As long as you can stick around after the training is complete, you should be able to continue your training (ride along's, suicide boats, ect) till you feel ready to check out. Dont spend more than 300$ and make sure the Co you train with will allow you to stick around. If they dont hire trainees, dont go there. Remember its not what you know, its who, and you already have your foot in the door with the Co you trained with. Just dont suck or be an ass and you should be embraced by fellow guides. Dont expect to be in the black at the summers end. Remember, its your rookie year and all ego's should be checked at the door lest you find yourself on shit duties.
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Old 02-05-2009   #19
Loveland, Colorado
Paddling Since: 1997
Join Date: Mar 2008
Posts: 7
Go and do the WILD Program. I learned to guide last summer in British Columbia and worked with a couple of folks who went through the WILD and loved it. The greatest part is that you will learn to kayak and raft, get a SRT Level I and II, and run something like 30-40 rivers from Canada to the States to Mexico. You can't get this kind of training anywhere else in the world. Paying to learn to guide seems like a scam but we all payed to go to college, so whats the big deal?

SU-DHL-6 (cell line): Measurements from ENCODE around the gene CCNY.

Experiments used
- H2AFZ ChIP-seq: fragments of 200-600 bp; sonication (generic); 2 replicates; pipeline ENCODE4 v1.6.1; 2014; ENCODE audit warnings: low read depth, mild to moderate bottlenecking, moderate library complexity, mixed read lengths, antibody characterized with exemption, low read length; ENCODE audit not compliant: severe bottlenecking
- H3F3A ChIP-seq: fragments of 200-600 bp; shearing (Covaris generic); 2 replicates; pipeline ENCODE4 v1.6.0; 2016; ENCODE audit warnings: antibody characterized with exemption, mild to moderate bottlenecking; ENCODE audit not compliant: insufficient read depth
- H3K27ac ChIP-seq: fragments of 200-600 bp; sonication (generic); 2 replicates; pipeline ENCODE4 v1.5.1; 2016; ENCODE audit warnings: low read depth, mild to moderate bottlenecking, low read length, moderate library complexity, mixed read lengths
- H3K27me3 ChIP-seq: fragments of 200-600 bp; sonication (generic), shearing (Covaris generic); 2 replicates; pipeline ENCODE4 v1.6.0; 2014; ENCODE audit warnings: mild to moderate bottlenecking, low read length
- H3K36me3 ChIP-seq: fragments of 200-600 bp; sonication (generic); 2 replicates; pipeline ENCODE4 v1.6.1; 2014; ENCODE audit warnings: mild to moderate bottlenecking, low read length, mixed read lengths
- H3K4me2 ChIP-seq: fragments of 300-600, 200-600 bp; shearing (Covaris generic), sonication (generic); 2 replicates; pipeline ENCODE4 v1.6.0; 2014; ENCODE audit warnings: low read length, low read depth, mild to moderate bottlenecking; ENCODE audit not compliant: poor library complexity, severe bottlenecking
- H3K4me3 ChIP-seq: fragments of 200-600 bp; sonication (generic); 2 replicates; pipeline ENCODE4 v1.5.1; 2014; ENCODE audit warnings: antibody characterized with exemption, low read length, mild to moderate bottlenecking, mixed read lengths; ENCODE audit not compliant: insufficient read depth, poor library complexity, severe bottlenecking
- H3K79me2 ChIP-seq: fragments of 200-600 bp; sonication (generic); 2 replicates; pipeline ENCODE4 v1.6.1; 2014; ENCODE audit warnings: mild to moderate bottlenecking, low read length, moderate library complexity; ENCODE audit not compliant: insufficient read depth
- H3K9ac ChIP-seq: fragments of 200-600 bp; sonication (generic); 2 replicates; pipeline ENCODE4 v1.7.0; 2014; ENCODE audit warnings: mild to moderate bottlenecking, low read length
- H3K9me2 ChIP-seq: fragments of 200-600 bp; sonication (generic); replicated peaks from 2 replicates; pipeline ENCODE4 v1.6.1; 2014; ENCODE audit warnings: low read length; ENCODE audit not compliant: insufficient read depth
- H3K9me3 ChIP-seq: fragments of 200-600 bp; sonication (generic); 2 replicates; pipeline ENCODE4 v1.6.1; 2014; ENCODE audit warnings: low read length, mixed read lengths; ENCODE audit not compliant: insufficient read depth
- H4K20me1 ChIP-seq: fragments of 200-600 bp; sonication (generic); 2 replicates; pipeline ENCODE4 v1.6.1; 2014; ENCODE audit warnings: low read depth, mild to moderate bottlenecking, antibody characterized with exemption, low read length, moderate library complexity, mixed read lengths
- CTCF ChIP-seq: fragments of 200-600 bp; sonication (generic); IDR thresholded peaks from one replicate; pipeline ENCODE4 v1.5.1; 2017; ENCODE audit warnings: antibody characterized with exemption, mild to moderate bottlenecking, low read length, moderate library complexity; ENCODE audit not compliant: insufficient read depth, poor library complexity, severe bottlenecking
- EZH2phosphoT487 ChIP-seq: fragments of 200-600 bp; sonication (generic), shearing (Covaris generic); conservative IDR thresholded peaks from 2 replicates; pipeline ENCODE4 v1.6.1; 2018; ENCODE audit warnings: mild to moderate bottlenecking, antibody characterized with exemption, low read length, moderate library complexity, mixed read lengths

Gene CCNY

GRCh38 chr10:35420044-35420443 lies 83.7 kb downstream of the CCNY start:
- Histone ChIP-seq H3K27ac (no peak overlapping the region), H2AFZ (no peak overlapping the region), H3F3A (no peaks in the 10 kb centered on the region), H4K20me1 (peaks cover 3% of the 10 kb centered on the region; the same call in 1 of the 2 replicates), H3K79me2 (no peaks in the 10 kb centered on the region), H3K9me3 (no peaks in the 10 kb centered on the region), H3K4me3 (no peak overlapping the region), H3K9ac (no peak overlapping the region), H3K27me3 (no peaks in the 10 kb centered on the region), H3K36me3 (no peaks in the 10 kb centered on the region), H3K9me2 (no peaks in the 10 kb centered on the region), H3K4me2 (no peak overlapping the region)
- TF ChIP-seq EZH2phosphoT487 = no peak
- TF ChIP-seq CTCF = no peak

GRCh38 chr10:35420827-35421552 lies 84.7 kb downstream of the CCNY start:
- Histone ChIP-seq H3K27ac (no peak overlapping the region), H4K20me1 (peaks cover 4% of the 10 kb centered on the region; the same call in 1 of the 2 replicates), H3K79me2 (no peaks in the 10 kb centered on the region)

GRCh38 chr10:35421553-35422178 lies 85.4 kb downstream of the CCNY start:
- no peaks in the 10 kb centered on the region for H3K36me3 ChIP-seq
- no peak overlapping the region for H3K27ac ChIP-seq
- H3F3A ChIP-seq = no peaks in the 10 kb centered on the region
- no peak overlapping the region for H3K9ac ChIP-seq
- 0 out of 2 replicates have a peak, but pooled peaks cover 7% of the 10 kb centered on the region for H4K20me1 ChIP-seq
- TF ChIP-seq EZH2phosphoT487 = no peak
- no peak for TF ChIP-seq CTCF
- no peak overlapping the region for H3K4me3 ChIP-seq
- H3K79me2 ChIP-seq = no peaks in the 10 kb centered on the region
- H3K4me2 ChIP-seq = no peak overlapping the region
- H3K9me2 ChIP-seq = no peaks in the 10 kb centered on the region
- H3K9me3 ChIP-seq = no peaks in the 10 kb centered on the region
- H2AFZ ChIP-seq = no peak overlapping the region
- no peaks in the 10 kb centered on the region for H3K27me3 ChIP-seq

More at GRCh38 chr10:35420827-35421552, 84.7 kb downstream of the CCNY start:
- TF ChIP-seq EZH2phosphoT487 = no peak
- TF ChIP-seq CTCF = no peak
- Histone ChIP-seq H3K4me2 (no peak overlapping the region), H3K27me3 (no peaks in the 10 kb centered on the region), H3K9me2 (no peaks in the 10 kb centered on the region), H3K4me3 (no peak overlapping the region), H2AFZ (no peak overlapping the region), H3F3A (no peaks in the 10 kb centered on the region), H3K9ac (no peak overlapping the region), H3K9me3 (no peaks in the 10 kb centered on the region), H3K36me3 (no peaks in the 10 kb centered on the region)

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Old 02-05-2009   #20
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Paddling Since: 2003
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Posts: 23
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You can train in the east for free. You have to spend the time and effort but you will receive good training. The Ocoee river in Tennessee is a great place to learn. The season is longer than Colorado and you get plenty of time on river. training starts in March and you can guide until October. In my opinion the raft companies SHOULD be training you for free, you make them more money in 2 commercial trips, than they spent training you!